Growth of elderly population led by 85-plus segment Most old people reportedly healthy

November 10, 1992|By James Bock | James Bock,Staff Writer

The United States' elderly population is aging as a group, with the frail, 85-plus segment growing fastest, says a U.S. Census Bureau report being released today.

However, contrary to the stereotype of the doddering elderly, most of the nation's 31 million old people enjoy good health and a decent standard of living, the report says.

It isn't until Americans reach their mid-80s that most are either in nursing homes or need help with everyday activities, the study shows.

"We tend to treat the elderly as if they were a homogeneous population, but they are really very different," says Cynthia Taeuber, author of "Sixty-Five Plus in America."

The 85-plus population -- dubbed the "oldest old" -- grew by almost 38 percent during the 1980s to 3 million. That group is expected to grow by more than half this decade to 4.6 million in the year 2000.

"Even if there are no medical advances, the 'oldest old' population would grow very fast, and that will have a lot of impact on both families and government budgets," Ms. Taeuber says.

At least three of 10 Americans now living will mark their 85th birthdays, the Census Bureau says. Women outnumber men by 2 to 1 among the "oldest old."

Maryland's half-million elderly follow the national pattern. The 85-plus group grew by 42 percent during the 1980s to more than 46,000. The elderly population increased by 31 percent overall.

The United States' elderly population is expected to grow most dramatically in the years 2010 to 2030. That is when the baby boomers -- those born from 1946 to 1964 -- will move into old age.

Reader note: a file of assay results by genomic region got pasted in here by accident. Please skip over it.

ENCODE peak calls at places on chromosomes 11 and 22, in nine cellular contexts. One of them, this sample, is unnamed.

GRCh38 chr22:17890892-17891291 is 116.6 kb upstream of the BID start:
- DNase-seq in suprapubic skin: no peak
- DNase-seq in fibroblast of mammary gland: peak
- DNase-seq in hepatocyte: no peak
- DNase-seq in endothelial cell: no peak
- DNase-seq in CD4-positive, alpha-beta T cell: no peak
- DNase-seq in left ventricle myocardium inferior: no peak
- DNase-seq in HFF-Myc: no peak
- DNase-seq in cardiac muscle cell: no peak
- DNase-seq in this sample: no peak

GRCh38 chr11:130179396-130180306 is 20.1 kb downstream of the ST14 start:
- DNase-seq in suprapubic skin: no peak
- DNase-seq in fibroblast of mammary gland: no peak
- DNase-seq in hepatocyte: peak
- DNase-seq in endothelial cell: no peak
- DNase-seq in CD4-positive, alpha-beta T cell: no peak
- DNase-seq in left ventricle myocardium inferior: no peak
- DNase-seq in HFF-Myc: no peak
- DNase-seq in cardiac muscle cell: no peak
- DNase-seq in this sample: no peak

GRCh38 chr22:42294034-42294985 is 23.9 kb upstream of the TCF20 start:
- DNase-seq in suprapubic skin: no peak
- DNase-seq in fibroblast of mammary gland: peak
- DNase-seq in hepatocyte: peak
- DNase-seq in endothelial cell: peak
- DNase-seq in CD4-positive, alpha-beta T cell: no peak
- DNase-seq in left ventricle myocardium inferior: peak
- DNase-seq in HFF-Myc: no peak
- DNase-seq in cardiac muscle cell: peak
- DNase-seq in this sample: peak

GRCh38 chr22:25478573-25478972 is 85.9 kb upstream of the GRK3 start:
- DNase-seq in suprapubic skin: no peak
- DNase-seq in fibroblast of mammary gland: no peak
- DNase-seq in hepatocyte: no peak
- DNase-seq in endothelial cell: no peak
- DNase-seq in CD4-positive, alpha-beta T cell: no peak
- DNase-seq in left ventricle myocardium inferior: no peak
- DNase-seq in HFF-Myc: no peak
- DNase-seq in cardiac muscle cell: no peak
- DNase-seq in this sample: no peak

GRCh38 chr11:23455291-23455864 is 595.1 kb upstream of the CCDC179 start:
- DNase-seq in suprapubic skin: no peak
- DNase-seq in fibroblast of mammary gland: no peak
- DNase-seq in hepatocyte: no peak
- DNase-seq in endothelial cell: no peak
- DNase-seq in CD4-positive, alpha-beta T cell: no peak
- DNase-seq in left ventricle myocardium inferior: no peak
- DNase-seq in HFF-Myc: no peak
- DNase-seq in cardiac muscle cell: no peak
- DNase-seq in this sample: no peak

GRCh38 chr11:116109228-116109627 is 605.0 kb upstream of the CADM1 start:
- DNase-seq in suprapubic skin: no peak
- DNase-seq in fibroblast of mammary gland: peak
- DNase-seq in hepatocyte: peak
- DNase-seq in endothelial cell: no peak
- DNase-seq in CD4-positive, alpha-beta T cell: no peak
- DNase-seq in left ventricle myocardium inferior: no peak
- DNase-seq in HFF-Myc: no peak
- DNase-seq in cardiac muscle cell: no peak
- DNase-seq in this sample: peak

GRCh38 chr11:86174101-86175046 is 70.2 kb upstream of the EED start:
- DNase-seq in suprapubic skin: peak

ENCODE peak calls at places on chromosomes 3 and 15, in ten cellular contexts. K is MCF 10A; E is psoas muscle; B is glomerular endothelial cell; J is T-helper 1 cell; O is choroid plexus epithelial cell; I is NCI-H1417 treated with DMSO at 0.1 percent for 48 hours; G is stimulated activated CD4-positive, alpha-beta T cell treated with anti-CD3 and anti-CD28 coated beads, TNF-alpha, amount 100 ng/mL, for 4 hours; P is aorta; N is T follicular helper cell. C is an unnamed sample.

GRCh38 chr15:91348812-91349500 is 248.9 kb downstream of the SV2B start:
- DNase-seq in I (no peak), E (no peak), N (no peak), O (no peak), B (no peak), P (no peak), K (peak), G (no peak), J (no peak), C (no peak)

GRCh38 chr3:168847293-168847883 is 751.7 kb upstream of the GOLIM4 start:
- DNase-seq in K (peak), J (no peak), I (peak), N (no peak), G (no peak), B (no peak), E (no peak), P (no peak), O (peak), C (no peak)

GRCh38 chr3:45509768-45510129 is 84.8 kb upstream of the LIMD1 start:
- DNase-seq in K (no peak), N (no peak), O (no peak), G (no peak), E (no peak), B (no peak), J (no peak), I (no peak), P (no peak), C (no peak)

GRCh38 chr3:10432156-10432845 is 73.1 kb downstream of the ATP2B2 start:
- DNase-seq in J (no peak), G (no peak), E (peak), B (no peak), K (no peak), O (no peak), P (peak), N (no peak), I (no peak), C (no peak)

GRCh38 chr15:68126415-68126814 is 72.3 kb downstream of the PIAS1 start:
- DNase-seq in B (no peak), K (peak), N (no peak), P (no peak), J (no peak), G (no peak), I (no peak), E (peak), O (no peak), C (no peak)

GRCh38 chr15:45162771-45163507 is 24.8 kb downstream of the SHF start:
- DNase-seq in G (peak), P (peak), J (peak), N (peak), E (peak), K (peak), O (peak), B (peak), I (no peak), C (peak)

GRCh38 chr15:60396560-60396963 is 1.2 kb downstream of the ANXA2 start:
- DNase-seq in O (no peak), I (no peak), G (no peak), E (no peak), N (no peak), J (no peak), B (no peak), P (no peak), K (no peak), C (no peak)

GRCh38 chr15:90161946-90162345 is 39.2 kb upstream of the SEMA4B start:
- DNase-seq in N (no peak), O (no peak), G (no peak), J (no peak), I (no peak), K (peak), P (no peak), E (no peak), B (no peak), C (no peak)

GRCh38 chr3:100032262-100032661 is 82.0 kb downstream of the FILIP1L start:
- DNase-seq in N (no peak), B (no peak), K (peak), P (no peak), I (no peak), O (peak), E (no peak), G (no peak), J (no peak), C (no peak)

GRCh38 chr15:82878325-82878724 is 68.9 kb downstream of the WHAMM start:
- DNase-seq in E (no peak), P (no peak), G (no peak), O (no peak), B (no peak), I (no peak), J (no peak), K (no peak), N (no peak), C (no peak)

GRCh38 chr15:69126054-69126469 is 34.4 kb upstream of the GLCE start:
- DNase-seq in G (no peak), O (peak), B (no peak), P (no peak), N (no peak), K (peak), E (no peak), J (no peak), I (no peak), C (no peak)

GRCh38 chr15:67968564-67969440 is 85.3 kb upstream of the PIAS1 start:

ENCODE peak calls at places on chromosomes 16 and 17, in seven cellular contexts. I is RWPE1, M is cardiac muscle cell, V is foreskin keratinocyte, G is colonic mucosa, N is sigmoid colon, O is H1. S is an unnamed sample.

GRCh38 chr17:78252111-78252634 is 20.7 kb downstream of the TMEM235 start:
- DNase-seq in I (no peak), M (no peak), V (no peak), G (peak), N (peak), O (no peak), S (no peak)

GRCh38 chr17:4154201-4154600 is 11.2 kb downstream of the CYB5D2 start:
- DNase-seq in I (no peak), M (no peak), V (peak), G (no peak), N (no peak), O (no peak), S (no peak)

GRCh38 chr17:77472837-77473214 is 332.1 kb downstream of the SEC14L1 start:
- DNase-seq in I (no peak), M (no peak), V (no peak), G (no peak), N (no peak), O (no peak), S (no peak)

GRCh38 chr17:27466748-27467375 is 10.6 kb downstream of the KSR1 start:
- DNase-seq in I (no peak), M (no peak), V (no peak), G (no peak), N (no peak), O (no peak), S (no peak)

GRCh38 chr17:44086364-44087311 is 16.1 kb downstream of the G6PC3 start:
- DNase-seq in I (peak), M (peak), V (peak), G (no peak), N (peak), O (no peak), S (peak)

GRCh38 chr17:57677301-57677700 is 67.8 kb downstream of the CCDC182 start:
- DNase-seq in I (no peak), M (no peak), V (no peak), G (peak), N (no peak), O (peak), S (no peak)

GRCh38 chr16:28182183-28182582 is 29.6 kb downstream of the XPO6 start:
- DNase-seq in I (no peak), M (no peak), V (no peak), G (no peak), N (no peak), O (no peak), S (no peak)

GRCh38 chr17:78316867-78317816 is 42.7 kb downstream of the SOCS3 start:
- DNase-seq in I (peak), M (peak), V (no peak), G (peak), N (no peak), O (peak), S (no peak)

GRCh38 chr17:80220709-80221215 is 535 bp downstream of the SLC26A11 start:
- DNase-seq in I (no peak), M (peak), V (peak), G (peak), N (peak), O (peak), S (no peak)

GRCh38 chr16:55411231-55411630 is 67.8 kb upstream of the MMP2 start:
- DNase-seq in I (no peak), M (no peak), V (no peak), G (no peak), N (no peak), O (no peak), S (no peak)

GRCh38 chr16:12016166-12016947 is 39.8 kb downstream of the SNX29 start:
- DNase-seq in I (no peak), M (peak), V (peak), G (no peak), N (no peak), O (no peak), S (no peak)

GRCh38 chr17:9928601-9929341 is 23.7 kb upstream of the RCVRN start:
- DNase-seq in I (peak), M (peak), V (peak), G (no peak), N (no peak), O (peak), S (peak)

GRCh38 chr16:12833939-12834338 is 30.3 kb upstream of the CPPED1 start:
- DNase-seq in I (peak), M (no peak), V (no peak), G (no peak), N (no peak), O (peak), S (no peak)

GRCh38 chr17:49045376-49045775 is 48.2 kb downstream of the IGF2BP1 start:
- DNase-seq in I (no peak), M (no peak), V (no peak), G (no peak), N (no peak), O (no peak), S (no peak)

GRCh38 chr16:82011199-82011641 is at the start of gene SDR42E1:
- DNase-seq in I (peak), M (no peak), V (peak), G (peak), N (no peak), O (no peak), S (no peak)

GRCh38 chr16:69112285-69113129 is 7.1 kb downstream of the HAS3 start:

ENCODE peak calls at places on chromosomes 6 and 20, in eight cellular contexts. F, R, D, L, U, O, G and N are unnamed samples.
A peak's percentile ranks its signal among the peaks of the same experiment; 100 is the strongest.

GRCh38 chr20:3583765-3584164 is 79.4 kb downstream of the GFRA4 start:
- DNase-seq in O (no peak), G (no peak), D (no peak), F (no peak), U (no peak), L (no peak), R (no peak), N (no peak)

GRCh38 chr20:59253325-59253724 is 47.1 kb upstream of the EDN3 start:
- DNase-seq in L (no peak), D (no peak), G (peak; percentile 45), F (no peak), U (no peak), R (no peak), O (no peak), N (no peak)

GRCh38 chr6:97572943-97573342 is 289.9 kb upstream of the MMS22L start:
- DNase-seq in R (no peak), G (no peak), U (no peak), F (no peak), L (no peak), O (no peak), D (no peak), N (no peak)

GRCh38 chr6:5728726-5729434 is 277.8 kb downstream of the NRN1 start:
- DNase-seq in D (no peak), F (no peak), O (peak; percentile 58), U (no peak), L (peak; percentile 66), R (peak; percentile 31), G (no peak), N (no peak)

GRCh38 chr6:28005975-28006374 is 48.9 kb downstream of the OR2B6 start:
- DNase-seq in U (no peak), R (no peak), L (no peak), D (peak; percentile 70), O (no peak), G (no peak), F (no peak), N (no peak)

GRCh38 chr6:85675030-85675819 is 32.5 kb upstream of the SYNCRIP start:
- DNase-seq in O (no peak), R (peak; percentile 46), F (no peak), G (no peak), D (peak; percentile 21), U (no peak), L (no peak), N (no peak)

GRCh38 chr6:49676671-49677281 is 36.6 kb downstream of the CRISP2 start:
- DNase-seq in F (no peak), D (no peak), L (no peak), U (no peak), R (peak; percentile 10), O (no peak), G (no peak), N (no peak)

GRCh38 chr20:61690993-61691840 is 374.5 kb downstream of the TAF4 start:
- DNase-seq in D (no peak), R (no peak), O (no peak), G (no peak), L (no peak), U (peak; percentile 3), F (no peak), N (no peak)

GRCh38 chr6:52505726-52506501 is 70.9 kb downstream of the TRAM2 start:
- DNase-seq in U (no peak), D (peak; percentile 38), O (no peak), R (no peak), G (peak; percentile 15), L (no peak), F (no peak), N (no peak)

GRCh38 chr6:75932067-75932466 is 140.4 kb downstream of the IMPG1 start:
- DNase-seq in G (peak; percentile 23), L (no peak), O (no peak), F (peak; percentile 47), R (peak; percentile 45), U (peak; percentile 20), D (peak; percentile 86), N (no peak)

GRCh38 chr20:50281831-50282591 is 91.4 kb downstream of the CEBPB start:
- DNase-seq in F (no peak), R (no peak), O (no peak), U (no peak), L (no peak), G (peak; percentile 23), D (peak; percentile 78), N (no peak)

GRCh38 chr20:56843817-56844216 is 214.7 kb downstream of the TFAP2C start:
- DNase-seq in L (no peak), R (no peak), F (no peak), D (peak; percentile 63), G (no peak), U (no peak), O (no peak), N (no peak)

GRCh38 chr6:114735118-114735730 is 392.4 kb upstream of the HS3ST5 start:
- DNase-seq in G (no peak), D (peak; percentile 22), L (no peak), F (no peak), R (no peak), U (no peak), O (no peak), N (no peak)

Much has been made of the travails of the so-called "sandwich generation" -- baby boomers faced with caring for their children and their parents simultaneously.

But Ms. Taeuber says a "much bigger issue" is the growing number of people in their 50s to early 70s -- what she calls the "young old" -- faced with taking care of the "oldest old." Nearly 36,000 people in the United States were 100 years or older in 1990.

The report shows significant differences within the country's elderly population. Only about 2 percent of persons aged 65 to 74 are in nursing homes. That increases to 7 percent for those 75 to 84 and soars to 23 percent for the "oldest old."

Likewise, three of four persons 65 to 74 consider their health to be good or excellent.

About 12 percent of the country's elderly were poor in 1990. In Maryland, some 10.5 percent of the elderly were poor in 1990.

"Social Security makes a big difference. Without it, 47 percent of today's elderly would be poor," Ms. Taeuber says.

Elderly blacks are three times as likely as elderly whites to be poor. Life expectancy in the United States also varies greatly by race and gender -- 79 years for white females, 74 for black females, 73 for white males and 65 for black males.

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